Fessenden’s Christmas concert
Last month, we asked what was the content of the first-ever radio broadcast of
voices and music, made by Reginald Aubrey Fessenden in 1906. A clue to the answer
is in the time of the broadcast, on 24 December that year. Not surprisingly, its
content was to do with Christmas!
From a transmitter at Brant Rock in Massachusetts, United States of America,
Fessenden and assistants played Christmas music and gave seasonal readings. The
programme included Fessenden playing the hymn “Oh Holy Night” on the violin, and
singing the final verse. The first-ever listeners to a broadcast were astonished
radio operators on ships at sea, and the programme was heard from the Atlantic to
Inspired by the telephone’s inventor
Fessenden was born in Quebec, Canada, in 1866 and was apparently a child prodigy.
At only 14 years old, he was granted a mathematics qualification from a college
in the province. But perhaps one of the most influential events in his life happened
when he was 10: hearing an account by his uncle of attending a demonstration of
the telephone by its inventor, Alexander Graham Bell, who lived in a nearby town.
Bell, of course, was transmitting voices through waves of electricity travelling
along a wire; Fessenden reportedly wondered why the wires were necessary, since
sound waves, for example, can travel long distances without them.
Fessenden (seated right) made the first radio broadcast from this station
at Brant Rock in Massachusetts, United States
Source: North Carolina Office of Archives
and History (Raleigh, NC, United States)
Such early interest eventually led Fessenden to the world of radio, after working
in several other fields, including a spell at Thomas Edison’s laboratory. In 1900,
almost exactly six years to the day before his Christmas broadcast, Fessenden made
the first-ever radio transmission of the human voice. His work was based on the
theory of continuous waves to carry the radio signal, rather than the idea of Guglielmo
Marconi that radio waves had to be generated by creating a series of discontinuous
“sparks.” Initially, Fessenden improved Marconi’s system by inventing the synchronous
rotary spark-gap transmitter, but then went on to develop a machine that could
produce continuous radio waves: a high-frequency (HF) alternator with one terminal
connected to the ground, and the other to a tuned antenna. By November 1906, he
had created an HF alternator that operated in the 50-90 kHz band, with a maximum
output of about 300 watts.
Annus mirabilis: 1906
Yet another first for Fessenden was two-way telegraphy across the Atlantic in
January 1906, using Morse code (Marconi had signalled one-way in 1901). Subsequently,
regular messages, on a frequency of about 88 kHz, were passed between Brant Rock
and a station at Macrihanish on the west coast of Scotland. Fessenden and his colleagues
also began experiments with his new HF alternator to send radio transmissions to
a station in Plymouth, Massachusetts. In November, however, they received an unexpected
report from Scotland. Staff at Macrihanish had clearly heard a conversation between
operators at the Plymouth station as they carried out an experiment: an unintentional
transatlantic radio transmission had been made! A month later on Christmas Eve,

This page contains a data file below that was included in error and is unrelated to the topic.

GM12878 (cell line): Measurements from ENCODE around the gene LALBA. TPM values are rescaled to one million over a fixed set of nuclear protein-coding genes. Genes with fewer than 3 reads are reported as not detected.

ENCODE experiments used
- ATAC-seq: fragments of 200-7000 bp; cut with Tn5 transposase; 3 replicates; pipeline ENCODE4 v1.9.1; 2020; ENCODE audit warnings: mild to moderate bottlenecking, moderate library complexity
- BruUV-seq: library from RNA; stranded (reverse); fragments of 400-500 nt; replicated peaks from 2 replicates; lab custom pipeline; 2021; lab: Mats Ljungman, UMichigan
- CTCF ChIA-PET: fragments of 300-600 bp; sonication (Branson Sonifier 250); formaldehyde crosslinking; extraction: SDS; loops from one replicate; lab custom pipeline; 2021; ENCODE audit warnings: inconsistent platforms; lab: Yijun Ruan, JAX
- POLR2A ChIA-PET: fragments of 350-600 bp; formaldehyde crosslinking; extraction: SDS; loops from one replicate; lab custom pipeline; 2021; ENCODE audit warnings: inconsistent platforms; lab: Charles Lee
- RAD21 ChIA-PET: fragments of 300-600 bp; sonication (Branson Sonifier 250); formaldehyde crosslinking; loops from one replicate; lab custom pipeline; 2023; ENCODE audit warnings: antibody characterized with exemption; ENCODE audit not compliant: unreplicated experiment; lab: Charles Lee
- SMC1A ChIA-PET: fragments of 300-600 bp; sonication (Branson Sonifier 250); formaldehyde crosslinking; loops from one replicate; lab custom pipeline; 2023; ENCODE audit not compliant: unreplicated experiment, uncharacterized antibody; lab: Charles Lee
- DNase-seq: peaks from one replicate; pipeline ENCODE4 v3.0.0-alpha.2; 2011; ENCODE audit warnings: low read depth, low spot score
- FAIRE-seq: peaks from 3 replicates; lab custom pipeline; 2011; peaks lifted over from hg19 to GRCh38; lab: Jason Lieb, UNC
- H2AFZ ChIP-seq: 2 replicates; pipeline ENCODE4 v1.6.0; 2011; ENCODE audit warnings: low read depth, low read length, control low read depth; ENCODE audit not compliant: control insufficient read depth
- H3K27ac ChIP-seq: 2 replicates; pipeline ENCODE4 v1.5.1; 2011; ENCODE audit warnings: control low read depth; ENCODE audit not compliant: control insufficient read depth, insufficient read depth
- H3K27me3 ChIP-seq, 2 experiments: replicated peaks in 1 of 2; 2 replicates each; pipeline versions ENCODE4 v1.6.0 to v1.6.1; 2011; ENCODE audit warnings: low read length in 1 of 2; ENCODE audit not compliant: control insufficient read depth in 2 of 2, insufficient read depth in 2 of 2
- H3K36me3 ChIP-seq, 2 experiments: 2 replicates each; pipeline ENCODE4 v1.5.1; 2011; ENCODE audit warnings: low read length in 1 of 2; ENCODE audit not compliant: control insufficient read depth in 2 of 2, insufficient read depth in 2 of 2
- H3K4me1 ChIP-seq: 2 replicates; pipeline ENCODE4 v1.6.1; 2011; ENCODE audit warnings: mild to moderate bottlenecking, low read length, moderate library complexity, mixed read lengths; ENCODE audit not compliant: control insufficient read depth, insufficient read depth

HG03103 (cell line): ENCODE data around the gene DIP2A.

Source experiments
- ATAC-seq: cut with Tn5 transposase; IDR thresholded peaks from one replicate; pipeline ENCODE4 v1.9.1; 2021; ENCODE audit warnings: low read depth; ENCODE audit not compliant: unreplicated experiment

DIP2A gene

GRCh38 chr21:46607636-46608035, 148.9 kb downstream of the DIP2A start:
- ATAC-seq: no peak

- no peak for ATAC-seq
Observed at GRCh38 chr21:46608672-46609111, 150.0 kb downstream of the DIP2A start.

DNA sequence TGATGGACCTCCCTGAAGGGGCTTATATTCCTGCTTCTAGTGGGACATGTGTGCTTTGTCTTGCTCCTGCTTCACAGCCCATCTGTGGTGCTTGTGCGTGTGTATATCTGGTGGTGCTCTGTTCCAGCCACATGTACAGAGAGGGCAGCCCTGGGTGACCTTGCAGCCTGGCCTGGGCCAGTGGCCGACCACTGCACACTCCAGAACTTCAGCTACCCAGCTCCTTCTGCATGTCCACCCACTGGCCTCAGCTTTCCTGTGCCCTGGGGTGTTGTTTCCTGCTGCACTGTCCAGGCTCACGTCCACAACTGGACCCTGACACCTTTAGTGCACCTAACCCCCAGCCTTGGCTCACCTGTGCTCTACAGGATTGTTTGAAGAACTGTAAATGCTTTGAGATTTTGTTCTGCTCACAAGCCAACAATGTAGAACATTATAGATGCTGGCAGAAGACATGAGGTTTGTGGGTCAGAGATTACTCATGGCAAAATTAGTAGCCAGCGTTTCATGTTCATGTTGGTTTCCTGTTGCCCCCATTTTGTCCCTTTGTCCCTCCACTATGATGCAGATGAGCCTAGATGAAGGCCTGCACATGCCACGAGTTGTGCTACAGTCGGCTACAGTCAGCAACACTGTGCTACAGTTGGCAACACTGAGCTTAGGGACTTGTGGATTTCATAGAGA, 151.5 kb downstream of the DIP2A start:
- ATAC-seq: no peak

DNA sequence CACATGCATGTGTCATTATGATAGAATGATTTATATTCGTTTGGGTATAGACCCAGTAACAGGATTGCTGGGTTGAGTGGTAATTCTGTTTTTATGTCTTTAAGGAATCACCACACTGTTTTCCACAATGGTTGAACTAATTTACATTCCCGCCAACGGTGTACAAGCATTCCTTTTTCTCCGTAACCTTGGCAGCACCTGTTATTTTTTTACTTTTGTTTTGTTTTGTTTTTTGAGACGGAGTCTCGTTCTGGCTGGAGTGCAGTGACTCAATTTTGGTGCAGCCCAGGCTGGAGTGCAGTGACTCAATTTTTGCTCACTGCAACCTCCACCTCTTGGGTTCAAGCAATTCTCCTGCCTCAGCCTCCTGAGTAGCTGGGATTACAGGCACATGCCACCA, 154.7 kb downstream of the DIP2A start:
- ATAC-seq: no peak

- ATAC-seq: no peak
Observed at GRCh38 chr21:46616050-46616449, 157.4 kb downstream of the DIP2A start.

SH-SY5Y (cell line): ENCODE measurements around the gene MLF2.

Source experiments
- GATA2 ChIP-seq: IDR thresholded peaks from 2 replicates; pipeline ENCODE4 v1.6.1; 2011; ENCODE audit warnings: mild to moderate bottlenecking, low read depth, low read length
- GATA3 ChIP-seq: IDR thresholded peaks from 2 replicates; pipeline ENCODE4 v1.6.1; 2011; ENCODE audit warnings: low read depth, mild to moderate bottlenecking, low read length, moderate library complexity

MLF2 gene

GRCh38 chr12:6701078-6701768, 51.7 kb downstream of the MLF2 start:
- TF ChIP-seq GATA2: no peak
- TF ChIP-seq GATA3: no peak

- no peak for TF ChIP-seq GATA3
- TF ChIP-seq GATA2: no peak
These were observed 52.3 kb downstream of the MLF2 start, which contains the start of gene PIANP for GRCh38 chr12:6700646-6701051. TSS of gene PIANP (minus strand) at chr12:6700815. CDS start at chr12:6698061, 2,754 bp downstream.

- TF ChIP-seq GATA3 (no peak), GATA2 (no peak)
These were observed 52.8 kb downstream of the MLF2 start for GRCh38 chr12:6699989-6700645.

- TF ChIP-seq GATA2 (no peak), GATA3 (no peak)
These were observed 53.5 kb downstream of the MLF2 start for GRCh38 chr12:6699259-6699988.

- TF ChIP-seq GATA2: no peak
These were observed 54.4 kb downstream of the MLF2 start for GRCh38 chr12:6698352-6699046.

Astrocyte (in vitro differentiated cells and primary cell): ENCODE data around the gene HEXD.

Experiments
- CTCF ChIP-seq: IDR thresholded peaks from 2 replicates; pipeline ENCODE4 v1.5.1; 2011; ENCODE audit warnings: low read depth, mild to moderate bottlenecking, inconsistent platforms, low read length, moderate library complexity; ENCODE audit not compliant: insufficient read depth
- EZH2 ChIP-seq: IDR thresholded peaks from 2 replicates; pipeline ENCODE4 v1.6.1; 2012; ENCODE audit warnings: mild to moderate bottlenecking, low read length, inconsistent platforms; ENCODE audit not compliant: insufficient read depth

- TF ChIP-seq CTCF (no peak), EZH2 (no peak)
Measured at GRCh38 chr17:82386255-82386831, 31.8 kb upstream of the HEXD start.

Fessenden made a planned broadcast to boats belonging to the United Fruit Company,
carrying bananas from Puerto Rico. The programme was also heard by other ships,
including those of the US Navy, and Fessenden made another broadcast on New Year’s
Although his name has been overshadowed by others (such as Marconi) who were
more adept at promoting their ideas, Fessenden was undoubtedly a genius. By the
time of his death in 1932, he held hundreds of patents — second only in number to
Edison. The continuous-wave radio system he created became the standard for all
future developments, and he also invented many other highly useful technologies,
from radio pagers to a type of microfilm. But perhaps the invention that touches
us most is that of the radio broadcast, bringing distant voices and music directly
to our ears.
Fessenden and the “Titanic”
The ocean liner Titanic sank on her maiden voyage in 1912, after
colliding with an iceberg in the north Atlantic. The loss of life greatly affected
Fessenden, and he set out to develop a practical way of preventing similar disasters.
Already, he had discovered the principle of sonic frequency echo-sounding. The idea
was for a transducer to be mounted on a ship some 3 metres below the water surface,
from which short bursts of sound would be produced at frequencies of up to 20 kHz.
Fessenden deduced that the sound waves would be able to travel several kilometres,
and would bounce back to the ship off any submerged object in their path. The distance
of the object (or the sea floor) could be determined by timing the return of the
sound. In 1914, the US Navy tested Fessenden’s submarine electric oscillator
in the Atlantic, and found that it could indeed detect icebergs up to 4 kilometres
away. Sound navigation and ranging — more usually known as sonar — was born.
This technique was further developed by Fessenden for use during World War I
to detect submarines at sea. In the 1920s, he also invented a fathometer that became
common equipment on board ships, including cable-laying vessels. His achievements
in promoting safety at sea were highly appreciated; they are also referred to in
an inscription on his grave in Bermuda: “By his genius, distant lands converse and
men sail unafraid on the deep.”
A question to ponder during the New Year holidays:
Where is there an important satellite dish named Arthur after the king in
the “Knights of the Round Table” legends? The answer will be given in the January-February
issue of ITU news.